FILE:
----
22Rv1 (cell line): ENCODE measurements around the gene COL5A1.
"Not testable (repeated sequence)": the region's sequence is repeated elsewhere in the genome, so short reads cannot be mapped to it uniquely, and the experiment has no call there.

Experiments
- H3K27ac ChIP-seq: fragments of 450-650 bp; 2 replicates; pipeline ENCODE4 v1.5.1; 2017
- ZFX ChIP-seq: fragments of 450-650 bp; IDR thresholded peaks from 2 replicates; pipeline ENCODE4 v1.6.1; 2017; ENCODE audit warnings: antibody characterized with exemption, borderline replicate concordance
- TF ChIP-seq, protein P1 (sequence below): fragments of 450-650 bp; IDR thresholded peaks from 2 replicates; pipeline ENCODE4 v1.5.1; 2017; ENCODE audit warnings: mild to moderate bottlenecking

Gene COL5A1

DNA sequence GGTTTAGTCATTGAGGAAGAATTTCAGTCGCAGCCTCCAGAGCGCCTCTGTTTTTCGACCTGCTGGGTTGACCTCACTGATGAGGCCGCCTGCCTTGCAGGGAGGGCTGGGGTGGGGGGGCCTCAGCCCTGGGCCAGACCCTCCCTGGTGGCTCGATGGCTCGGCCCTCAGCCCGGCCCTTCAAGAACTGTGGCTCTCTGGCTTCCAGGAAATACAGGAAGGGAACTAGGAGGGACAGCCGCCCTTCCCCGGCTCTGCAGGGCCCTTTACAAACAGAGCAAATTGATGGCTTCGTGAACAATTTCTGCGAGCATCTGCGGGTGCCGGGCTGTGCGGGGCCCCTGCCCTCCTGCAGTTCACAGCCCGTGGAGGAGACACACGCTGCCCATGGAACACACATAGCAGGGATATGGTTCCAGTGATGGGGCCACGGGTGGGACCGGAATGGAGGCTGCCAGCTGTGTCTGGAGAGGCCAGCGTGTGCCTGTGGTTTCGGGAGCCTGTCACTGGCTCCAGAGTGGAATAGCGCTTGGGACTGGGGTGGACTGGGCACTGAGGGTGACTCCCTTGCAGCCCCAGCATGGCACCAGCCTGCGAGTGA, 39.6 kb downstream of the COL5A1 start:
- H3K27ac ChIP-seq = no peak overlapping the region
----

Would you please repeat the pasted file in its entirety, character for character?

22Rv1 (cell line): ENCODE measurements around the gene COL5A1.
"Not testable (repeated sequence)": the region's sequence is repeated elsewhere in the genome, so short reads cannot be mapped to it uniquely, and the experiment has no call there.

Experiments
- H3K27ac ChIP-seq: fragments of 450-650 bp; 2 replicates; pipeline ENCODE4 v1.5.1; 2017
- ZFX ChIP-seq: fragments of 450-650 bp; IDR thresholded peaks from 2 replicates; pipeline ENCODE4 v1.6.1; 2017; ENCODE audit warnings: antibody characterized with exemption, borderline replicate concordance
- TF ChIP-seq, protein P1 (sequence below): fragments of 450-650 bp; IDR thresholded peaks from 2 replicates; pipeline ENCODE4 v1.5.1; 2017; ENCODE audit warnings: mild to moderate bottlenecking

Gene COL5A1

DNA sequence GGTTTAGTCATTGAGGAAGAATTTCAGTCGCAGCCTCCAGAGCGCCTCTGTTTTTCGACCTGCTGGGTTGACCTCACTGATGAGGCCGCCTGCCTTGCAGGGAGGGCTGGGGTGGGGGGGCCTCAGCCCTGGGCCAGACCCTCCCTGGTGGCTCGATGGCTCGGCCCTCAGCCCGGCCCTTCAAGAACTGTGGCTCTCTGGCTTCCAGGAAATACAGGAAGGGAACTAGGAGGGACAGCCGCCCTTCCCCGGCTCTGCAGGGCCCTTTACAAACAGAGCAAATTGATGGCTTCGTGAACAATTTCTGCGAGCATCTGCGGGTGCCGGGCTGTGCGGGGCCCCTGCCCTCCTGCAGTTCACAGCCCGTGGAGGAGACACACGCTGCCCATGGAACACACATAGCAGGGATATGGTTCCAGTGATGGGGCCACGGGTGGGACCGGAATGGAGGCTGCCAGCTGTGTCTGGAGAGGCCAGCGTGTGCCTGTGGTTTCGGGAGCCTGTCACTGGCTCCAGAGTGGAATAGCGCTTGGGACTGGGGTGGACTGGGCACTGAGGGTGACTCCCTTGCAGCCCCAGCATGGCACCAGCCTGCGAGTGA, 39.6 kb downstream of the COL5A1 start:
- H3K27ac ChIP-seq = no peak overlapping the region